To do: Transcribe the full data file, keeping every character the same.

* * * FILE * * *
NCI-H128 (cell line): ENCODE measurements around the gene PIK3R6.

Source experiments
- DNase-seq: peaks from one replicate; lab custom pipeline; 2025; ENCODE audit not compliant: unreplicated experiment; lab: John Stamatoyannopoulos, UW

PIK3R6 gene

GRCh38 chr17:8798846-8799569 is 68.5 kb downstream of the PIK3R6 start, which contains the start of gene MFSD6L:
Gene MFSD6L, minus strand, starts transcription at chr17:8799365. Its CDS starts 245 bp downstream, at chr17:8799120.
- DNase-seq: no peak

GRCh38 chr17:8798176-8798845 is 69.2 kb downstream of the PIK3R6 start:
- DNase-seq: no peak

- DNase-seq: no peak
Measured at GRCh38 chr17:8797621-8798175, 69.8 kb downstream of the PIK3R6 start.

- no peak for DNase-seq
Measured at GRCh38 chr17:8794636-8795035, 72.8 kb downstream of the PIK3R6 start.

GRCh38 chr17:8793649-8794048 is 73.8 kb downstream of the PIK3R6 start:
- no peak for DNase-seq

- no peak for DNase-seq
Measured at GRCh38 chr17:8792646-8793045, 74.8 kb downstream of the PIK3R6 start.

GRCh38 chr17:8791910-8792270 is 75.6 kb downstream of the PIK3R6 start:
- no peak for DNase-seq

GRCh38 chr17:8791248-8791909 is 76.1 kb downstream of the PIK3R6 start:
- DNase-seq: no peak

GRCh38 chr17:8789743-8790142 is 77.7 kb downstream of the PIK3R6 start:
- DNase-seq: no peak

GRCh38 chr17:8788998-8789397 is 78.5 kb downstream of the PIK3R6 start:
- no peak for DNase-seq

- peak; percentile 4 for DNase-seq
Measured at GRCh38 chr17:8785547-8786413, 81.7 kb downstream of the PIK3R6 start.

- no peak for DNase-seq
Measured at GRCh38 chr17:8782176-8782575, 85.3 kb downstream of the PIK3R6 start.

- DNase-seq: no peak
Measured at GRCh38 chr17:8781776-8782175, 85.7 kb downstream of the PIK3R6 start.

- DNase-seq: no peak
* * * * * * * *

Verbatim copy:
NCI-H128 (cell line): ENCODE measurements around the gene PIK3R6.

Source experiments
- DNase-seq: peaks from one replicate; lab custom pipeline; 2025; ENCODE audit not compliant: unreplicated experiment; lab: John Stamatoyannopoulos, UW

PIK3R6 gene

GRCh38 chr17:8798846-8799569 is 68.5 kb downstream of the PIK3R6 start, which contains the start of gene MFSD6L:
Gene MFSD6L, minus strand, starts transcription at chr17:8799365. Its CDS starts 245 bp downstream, at chr17:8799120.
- DNase-seq: no peak

GRCh38 chr17:8798176-8798845 is 69.2 kb downstream of the PIK3R6 start:
- DNase-seq: no peak

- DNase-seq: no peak
Measured at GRCh38 chr17:8797621-8798175, 69.8 kb downstream of the PIK3R6 start.

- no peak for DNase-seq
Measured at GRCh38 chr17:8794636-8795035, 72.8 kb downstream of the PIK3R6 start.

GRCh38 chr17:8793649-8794048 is 73.8 kb downstream of the PIK3R6 start:
- no peak for DNase-seq

- no peak for DNase-seq
Measured at GRCh38 chr17:8792646-8793045, 74.8 kb downstream of the PIK3R6 start.

GRCh38 chr17:8791910-8792270 is 75.6 kb downstream of the PIK3R6 start:
- no peak for DNase-seq

GRCh38 chr17:8791248-8791909 is 76.1 kb downstream of the PIK3R6 start:
- DNase-seq: no peak

GRCh38 chr17:8789743-8790142 is 77.7 kb downstream of the PIK3R6 start:
- DNase-seq: no peak

GRCh38 chr17:8788998-8789397 is 78.5 kb downstream of the PIK3R6 start:
- no peak for DNase-seq

- peak; percentile 4 for DNase-seq
Measured at GRCh38 chr17:8785547-8786413, 81.7 kb downstream of the PIK3R6 start.

- no peak for DNase-seq
Measured at GRCh38 chr17:8782176-8782575, 85.3 kb downstream of the PIK3R6 start.

- DNase-seq: no peak
Measured at GRCh38 chr17:8781776-8782175, 85.7 kb downstream of the PIK3R6 start.

- DNase-seq: no peak